[arin-ppml] [EXT] Re: Open Petition for ARIN-prop-266: BGP Hijacking is an ARIN Policy Violation

Andrew Bagrin abagrin at omninet.io
Fri May 3 12:40:45 EDT 2019


There are many examples...  Here is one:

- Company X hires hosting company Y for hosting service.
- Company X allows company Y to advertise their IP blocks
- Years later, company X decides to move to another hosting provider.
- There is disagreement on the contract terms, agreement length, renewal
(or some other caveat of the relationship) clearly Company Y does not want
to lose the revenue from company X.
- Since company Y is losing company X as a customer, they decide to send
them a random invoice (justified or not) and say they own them $50k (or
whatever amount).
- Company X says, this is BS, we don't owe this. - matter needs time to get
resolved (perhaps even legally)
- Company X ask company Y to stop advertising their IP blocks because they
are now moving to another hosting provider.
- Company Y says "no, we are not going to fulfill any "support requests"
until you pay your invoice"

Hosting providers have been struggling since there has been so much
competition, which breeds these types of behavior.

Regardless of disagreements of any kind, an AS should not continue to
advertise another's IP blocks if the owner does not want them to.

Again, this is just one example.

In this scenario, ARIN could facilitate with a process by notifying company
Y that they are in violation, as well as report to their peering AS's.  It
is very helpful to have a simple mechanism in place.

Andrew

On Fri, May 3, 2019 at 11:24 AM Keith W. Hare <Keith at jcc.com> wrote:

> Andrew,
>
>
>
> So far, I have seen lots of discussion of the issue but I have not seen a
> single concise coherent complete definition of the BGP hijacking problem
> that includes:
>
> ·         What technical mechanisms are used to create a BGP hijack
>
> ·         How BGP hijacking is initiated
>
> ·         Why BGP hijacking is possible
>
> ·         The frequency of BGP hijacking instances
>
> ·         How long BGP hijacking instances last
>
> ·         The locations of BGP hijacking instances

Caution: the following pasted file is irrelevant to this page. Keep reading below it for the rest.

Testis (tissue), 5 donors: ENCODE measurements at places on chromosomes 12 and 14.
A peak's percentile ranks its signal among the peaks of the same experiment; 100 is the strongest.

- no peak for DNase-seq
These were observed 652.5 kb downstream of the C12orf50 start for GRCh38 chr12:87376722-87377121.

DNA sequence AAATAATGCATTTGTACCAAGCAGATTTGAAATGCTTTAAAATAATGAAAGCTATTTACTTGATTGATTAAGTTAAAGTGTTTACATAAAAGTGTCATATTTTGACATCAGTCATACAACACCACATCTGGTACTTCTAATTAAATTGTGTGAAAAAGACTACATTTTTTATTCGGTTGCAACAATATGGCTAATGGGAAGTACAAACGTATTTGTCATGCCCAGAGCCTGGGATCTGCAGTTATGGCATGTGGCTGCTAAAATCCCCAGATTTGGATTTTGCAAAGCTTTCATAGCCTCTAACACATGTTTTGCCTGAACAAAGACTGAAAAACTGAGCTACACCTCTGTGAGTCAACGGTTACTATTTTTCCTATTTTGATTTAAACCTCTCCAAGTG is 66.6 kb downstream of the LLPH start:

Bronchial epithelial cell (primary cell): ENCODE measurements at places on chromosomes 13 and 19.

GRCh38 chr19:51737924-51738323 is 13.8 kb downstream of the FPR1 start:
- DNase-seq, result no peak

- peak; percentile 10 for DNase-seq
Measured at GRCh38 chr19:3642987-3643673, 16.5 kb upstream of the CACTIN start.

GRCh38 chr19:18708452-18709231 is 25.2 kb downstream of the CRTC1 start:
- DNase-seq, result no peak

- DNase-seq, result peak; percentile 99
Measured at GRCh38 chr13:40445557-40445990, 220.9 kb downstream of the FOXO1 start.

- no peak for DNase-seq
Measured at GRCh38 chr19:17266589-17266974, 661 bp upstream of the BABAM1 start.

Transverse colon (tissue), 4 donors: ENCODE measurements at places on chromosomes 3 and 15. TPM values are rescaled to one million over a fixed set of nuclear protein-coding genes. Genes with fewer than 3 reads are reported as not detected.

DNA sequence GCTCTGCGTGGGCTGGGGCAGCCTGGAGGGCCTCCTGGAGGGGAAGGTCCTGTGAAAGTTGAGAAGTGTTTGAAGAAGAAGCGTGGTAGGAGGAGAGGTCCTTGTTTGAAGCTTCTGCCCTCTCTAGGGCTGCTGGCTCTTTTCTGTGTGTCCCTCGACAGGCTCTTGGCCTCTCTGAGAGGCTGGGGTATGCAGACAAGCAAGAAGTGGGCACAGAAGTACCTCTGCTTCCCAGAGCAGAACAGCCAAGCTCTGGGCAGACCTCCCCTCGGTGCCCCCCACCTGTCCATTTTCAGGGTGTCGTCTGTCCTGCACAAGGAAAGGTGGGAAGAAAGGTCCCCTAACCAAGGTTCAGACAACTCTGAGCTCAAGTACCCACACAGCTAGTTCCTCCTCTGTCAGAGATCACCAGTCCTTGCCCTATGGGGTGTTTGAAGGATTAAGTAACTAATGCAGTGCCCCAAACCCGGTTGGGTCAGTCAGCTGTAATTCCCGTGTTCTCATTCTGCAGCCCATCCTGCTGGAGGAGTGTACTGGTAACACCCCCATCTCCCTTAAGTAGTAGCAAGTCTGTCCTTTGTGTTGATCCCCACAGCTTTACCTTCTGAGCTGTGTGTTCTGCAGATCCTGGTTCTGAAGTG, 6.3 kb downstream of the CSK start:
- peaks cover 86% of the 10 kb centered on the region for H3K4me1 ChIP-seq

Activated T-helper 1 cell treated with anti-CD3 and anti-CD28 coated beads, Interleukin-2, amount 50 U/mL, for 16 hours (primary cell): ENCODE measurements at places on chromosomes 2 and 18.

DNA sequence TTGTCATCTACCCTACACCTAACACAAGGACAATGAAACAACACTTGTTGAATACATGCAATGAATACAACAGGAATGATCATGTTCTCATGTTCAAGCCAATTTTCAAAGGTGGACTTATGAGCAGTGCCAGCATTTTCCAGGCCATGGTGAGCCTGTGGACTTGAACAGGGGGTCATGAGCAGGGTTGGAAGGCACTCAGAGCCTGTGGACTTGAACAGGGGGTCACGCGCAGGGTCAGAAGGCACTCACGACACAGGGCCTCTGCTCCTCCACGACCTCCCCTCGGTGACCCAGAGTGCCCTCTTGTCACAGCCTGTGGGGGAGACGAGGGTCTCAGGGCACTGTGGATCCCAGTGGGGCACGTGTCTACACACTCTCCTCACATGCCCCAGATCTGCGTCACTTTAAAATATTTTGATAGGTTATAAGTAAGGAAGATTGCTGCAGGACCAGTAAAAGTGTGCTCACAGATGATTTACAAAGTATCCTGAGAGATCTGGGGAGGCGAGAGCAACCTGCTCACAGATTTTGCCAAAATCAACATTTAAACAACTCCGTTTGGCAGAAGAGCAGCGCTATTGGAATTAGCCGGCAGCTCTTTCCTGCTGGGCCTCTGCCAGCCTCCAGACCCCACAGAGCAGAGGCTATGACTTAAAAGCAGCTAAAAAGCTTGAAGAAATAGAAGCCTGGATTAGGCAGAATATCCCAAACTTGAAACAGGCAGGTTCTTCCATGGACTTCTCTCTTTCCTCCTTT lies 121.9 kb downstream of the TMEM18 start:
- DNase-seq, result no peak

>
> ·         How information about BGP hijacking instances can be gathered
>
>
>
> Without a really clear definition of the problem, it is hard to evaluate
> the effectiveness of the proposed process.
>
>
>
> So far, it is not at all clear to me how the process described in proposal
> 266 will have any effect on the problem, but that may be because I do not
> fully understand the problem.
>
>
>
> Keith
>
>
>
> *From:* ARIN-PPML [mailto:arin-ppml-bounces at arin.net] *On Behalf Of *Andrew
> Bagrin
> *Sent:* Friday, May 3, 2019 10:05 AM
> *To:* Marilson Mapa <marilson.mapa at gmail.com>
> *Cc:* arin-ppml at arin.net
> *Subject:* Re: [arin-ppml] [EXT] Re: Open Petition for ARIN-prop-266: BGP
> Hijacking is an ARIN Policy Violation
>
>
>
> I'm curious why do people not want to let ARIN try to start getting
> involved to help resolve the issue of hijacking?
>
>
>
> Are you doing hijacking and don't want interference?
>
> Are you running a competitive service that you charge for?
>
>
>
> Does anyone believe there is a valid reason to hijack and advertise IP
> space that you do not own? (when the owner of that space does not want you
> to advertise it)
>
>
>
> Why would anyone be against ARIN having a process to help resolve these
> issues?  Sure we can question how effective it will be, but anything will
> be more effective than nothing, and by actually doing, failing and
> learning, ARIN will only improve and refine the process. We will all learn
> from this.
>
>
>
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